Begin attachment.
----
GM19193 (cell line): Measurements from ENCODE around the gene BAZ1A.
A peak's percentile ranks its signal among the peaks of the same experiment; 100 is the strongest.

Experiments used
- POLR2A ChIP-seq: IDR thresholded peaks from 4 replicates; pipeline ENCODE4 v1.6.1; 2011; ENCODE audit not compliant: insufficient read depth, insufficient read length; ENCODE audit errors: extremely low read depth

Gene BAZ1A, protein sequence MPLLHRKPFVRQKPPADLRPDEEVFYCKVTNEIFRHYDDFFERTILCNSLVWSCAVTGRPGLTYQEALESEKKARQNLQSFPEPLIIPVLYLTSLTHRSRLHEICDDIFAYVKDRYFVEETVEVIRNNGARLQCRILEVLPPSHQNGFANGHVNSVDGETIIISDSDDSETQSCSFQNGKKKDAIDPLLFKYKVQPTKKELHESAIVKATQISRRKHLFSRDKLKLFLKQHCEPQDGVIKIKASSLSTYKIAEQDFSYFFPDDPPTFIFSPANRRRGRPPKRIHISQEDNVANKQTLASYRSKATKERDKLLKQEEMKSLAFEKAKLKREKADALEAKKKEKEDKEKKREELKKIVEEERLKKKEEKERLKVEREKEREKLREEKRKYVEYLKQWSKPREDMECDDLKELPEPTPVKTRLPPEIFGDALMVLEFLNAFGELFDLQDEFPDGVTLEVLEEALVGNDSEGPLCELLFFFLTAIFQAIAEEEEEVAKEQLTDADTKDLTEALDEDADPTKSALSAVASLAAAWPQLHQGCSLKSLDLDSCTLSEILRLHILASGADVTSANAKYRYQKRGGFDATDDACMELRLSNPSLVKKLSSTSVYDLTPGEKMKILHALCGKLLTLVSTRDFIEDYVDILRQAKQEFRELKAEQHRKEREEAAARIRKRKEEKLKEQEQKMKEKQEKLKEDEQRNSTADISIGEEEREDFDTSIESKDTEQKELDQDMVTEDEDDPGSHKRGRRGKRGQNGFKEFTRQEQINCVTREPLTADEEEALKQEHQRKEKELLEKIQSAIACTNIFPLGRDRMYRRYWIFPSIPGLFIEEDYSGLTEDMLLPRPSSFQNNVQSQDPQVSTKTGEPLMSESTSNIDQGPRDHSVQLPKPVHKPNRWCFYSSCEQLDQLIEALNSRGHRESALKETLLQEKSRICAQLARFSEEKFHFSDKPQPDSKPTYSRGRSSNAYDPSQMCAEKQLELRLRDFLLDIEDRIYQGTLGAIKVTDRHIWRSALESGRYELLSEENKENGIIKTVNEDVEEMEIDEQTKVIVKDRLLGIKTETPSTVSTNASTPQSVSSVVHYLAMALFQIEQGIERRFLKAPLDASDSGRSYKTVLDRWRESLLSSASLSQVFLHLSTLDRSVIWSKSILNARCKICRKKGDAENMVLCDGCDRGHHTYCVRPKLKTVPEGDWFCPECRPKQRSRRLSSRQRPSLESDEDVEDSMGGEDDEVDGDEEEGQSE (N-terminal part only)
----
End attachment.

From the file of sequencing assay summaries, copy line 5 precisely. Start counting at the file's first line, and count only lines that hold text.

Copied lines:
Gene BAZ1A, protein sequence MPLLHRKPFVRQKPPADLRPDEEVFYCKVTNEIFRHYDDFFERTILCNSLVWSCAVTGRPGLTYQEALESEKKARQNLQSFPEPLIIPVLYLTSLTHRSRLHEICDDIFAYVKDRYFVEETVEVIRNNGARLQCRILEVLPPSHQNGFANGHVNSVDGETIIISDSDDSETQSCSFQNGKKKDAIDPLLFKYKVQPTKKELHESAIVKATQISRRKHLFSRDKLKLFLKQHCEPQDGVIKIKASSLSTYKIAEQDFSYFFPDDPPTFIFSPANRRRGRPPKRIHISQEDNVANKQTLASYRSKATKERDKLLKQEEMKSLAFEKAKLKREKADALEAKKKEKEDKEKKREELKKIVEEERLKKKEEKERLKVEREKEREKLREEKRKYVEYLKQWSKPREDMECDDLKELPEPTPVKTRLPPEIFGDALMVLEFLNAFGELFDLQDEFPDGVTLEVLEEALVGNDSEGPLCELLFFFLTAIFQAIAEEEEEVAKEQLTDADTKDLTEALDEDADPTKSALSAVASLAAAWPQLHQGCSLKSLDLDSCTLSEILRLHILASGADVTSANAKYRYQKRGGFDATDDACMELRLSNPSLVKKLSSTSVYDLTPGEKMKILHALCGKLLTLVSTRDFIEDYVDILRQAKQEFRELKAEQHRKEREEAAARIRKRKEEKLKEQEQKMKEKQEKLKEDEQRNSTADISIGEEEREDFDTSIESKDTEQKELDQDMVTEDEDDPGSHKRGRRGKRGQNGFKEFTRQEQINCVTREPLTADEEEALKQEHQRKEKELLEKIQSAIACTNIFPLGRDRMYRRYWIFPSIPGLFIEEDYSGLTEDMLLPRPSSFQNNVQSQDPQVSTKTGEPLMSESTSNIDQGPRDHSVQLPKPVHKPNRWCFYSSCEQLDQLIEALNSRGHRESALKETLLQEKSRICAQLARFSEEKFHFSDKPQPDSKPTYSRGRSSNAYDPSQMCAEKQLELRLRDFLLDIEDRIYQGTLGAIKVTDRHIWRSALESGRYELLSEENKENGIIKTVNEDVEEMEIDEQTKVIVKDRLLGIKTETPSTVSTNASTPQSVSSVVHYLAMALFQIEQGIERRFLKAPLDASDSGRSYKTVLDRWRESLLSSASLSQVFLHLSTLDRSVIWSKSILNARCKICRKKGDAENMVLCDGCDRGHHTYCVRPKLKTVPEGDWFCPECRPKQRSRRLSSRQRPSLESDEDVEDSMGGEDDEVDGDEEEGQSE (N-terminal part only)